Performance Practices Goes REALLY Mainstream

Jonathan Bellman

So I’m picking up some sliced turkey at the Safeway deli counter.  The conversation usually goes this way: (1) the counter person asks me what I would like, (2) I place my order, and there is some chitchat about this variety vs. that variety, whether I want cheese or not, and perhaps whether I’d like a sample or some salads also, and then (3) “So, how’s your day been going for you?”  So, today, just at the cue for (3), the counter person, a young man I did not recognize, asked—without greeting me by name, or letting on that he knew anything about me other than my current interest in a half-pound of sliced hickory-smoked turkey: “In the Mozart clarinet concerto, if I see four whole notes in a row, is that a sign to improvise and fill in, or what?”

WELL.  Without asking who he was (a side issue, at that point), I put down my basket and explained: the figuration is set up beforehand, you need to assume Mozart was using a kind of compositional shorthand, fill in the lines with appropriate passagework using the notated notes as terminus points in each direction, and so on.  He nodded, said it probably should be done in the right style—right; of course—and I offered to look over anything he came up with.For all I know, he might have been set up by a roommate to surprise me, or something like that—an affectionate prank.  I don’t know, though.  All I can say at the moment is that it was a hell of an invigorating conversation to have at the end of a pretty fun day; my editor at Oxford sent me an E-Mail saying she’s seen the book and it’s really beautiful…

So, how’s YOUR day been going for you?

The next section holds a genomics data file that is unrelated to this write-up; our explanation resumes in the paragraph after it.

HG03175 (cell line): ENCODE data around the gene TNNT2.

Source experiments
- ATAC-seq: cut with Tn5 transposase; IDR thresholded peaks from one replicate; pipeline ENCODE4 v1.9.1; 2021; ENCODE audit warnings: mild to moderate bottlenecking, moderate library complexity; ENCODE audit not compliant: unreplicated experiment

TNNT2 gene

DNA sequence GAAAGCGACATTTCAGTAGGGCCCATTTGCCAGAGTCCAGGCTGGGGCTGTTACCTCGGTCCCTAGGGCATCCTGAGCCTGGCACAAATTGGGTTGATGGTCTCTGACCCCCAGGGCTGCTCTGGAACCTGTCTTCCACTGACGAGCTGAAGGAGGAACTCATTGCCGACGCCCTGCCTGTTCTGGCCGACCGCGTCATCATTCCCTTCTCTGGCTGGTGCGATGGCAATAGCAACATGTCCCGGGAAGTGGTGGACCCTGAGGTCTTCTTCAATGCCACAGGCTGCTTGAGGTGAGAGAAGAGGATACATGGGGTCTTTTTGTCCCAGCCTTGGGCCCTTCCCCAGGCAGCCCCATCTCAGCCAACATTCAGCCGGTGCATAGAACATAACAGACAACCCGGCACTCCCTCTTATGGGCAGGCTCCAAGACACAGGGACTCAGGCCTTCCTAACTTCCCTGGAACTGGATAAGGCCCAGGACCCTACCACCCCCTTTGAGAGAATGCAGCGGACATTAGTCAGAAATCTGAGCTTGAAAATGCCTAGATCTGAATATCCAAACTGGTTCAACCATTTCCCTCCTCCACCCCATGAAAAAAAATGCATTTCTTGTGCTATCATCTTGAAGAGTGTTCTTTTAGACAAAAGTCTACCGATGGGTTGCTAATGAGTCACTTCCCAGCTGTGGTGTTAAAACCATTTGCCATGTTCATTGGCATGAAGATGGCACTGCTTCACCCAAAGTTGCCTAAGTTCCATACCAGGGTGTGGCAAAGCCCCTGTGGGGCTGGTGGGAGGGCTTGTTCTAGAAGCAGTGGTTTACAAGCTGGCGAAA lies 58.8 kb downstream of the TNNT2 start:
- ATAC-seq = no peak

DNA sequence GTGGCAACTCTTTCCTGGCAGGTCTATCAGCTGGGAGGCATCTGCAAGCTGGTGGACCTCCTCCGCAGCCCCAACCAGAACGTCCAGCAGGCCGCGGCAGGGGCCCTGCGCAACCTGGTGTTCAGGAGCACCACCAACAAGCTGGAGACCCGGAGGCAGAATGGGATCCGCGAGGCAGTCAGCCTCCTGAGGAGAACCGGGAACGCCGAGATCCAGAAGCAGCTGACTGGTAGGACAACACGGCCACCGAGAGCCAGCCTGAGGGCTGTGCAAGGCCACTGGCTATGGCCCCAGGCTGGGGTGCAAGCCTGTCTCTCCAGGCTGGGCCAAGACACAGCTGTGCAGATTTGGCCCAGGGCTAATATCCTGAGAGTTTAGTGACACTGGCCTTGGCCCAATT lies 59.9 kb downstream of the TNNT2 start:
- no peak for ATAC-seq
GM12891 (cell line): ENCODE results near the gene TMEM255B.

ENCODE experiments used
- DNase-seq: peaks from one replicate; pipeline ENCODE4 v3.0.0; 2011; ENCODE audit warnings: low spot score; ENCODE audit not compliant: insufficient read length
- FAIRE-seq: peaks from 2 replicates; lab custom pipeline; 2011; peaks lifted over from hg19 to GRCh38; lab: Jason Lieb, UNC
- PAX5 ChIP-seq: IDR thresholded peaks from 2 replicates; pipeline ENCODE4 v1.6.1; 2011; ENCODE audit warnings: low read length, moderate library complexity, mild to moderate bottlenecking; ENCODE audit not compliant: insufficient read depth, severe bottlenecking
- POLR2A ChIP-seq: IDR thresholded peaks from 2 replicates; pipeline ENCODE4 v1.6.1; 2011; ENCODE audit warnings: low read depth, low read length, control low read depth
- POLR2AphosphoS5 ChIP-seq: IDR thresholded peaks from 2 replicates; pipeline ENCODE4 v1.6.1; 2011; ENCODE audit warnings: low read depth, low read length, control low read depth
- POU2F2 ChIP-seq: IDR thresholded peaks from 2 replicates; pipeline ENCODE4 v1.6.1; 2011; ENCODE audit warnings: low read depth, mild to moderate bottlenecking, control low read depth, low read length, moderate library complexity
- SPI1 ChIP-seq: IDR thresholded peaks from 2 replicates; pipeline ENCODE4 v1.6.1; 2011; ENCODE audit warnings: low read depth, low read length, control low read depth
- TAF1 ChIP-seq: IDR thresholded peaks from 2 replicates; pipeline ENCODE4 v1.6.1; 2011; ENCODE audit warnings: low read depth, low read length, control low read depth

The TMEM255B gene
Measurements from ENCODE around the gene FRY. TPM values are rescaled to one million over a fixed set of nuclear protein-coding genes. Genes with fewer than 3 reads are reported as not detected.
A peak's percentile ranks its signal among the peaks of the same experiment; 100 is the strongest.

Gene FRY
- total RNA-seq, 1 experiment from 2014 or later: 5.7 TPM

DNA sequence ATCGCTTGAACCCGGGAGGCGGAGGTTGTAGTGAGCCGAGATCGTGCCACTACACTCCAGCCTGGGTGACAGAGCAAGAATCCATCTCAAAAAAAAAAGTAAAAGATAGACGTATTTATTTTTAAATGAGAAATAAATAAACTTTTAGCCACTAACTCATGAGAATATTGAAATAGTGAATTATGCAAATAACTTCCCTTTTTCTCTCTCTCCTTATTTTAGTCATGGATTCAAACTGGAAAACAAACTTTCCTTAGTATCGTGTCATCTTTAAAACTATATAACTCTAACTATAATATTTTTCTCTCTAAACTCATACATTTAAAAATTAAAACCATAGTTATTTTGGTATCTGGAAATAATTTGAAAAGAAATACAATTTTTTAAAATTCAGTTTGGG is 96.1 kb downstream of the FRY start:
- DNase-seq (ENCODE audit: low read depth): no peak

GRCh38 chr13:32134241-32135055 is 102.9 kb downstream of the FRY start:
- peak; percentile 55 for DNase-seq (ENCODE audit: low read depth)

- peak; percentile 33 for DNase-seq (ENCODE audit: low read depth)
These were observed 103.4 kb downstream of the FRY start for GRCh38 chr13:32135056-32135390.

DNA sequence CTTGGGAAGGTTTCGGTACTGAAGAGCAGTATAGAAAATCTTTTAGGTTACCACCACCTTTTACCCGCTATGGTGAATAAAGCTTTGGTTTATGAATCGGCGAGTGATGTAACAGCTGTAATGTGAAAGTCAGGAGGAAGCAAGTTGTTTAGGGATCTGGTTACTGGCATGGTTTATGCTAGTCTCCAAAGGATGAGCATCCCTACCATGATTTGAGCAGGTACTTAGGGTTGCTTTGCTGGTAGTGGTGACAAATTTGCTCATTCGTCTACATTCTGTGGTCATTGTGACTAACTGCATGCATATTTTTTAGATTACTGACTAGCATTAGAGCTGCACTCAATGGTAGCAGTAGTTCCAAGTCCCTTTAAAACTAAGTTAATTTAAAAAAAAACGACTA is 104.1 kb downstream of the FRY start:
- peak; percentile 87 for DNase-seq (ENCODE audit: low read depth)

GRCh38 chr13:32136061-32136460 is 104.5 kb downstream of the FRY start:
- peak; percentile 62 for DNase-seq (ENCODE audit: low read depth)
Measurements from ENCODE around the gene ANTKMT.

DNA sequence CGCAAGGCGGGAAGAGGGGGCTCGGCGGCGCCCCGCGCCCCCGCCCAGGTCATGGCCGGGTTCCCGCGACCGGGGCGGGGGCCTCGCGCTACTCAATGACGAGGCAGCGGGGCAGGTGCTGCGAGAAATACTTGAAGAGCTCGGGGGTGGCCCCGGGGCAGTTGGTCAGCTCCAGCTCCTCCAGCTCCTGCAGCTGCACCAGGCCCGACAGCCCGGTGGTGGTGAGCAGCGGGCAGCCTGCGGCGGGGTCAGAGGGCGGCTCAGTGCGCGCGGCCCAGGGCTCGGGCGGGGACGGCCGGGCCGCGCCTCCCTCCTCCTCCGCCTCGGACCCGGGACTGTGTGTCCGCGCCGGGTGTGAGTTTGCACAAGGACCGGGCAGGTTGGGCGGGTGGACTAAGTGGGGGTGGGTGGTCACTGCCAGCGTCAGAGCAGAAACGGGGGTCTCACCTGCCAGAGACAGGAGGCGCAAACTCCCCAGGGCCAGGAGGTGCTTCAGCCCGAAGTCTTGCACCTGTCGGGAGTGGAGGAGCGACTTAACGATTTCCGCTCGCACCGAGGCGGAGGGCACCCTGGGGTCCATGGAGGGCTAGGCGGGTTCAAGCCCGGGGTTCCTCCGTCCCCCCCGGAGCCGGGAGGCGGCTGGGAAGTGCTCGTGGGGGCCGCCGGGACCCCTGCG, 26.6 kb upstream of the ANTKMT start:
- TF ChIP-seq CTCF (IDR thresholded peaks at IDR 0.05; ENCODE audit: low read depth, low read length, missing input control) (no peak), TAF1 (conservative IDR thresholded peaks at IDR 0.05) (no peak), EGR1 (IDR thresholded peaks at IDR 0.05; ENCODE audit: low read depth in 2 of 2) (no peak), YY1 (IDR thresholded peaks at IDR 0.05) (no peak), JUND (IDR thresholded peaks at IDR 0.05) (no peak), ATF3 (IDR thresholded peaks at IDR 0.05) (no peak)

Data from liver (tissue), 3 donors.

About jonathanbellman

Professor of Music History and Literature and Head of Academic Studies in Music at the University of Northern Colorado. Author, *The _Style Hongrois_ in the Music of Western Europe* (Northeastern University Press, 1993), *A Short Guide to Writing About Music* (2e, Longman, 2008), *Chopin's Polish Ballade: Op. 38 as Narrative of National Martyrdom* (Oxford University Press, 2010), Editor, *The Exotic in Western Music* (Northeastern University Press, 1998), author of bunches of articles and reviews and so on. Likes to play the piano, the mandolin, and even guitar sometimes. A. M. and Jo Winchester Distinguished Scholar at UNC, 2011.
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5 Responses to Performance Practices Goes REALLY Mainstream

  1. David Cavlovic says:

    I did similar once years back in the 90’s when I had long hair down to my waist. It was summer, I was waring t-shirt and cutoffs, and seated next to me in the Subway was a vocal coach I knew, who didn’t recognize me, since she had only seen me in my “civvies” look when I was at the CBC. She was studying a vocal score of Don Giovanni and was at Zerlina’s Act II Aria. I quietly started singing “Batti, batti, o bel Masetto”, and she did the best double-take ever! Finally, she recognized me.
    Looks, and even where you work, can be deceiving.

  2. Karl Henning says:

    Of course, here in Boston you can’t throw a brick without hitting a wind player who works in a delicatessen.
    Cheers,
    ~Karl

  3. David Cavlovic says:

    Oh, you’re a musicologist, are you? Which restaurant?

  4. Rebecca says:

    I thought everyone knew that clarinet players love hickory-smoked turkey. Completely reasonable assumption on his part… 😉

  5. Heather says:

    @David, I can’t resist wishing that the vocal coach had hummed back, “Vedrai, carino”: You’ll see, dear boy… that “Batti batti” is in Act I 😉

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